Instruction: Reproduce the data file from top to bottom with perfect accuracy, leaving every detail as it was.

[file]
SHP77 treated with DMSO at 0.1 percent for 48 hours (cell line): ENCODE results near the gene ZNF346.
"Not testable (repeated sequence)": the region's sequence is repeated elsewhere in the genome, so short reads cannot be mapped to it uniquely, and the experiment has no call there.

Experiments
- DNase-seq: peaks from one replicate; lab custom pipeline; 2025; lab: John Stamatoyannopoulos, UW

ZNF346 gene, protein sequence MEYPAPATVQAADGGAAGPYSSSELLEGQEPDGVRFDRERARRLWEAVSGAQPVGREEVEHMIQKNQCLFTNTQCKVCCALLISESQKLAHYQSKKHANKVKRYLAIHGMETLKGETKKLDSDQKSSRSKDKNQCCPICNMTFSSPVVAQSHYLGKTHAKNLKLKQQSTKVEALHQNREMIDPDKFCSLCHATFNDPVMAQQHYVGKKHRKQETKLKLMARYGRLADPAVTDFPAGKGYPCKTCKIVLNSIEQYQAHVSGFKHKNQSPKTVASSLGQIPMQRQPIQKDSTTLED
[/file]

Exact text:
SHP77 treated with DMSO at 0.1 percent for 48 hours (cell line): ENCODE results near the gene ZNF346.
"Not testable (repeated sequence)": the region's sequence is repeated elsewhere in the genome, so short reads cannot be mapped to it uniquely, and the experiment has no call there.

Experiments
- DNase-seq: peaks from one replicate; lab custom pipeline; 2025; lab: John Stamatoyannopoulos, UW

ZNF346 gene, protein sequence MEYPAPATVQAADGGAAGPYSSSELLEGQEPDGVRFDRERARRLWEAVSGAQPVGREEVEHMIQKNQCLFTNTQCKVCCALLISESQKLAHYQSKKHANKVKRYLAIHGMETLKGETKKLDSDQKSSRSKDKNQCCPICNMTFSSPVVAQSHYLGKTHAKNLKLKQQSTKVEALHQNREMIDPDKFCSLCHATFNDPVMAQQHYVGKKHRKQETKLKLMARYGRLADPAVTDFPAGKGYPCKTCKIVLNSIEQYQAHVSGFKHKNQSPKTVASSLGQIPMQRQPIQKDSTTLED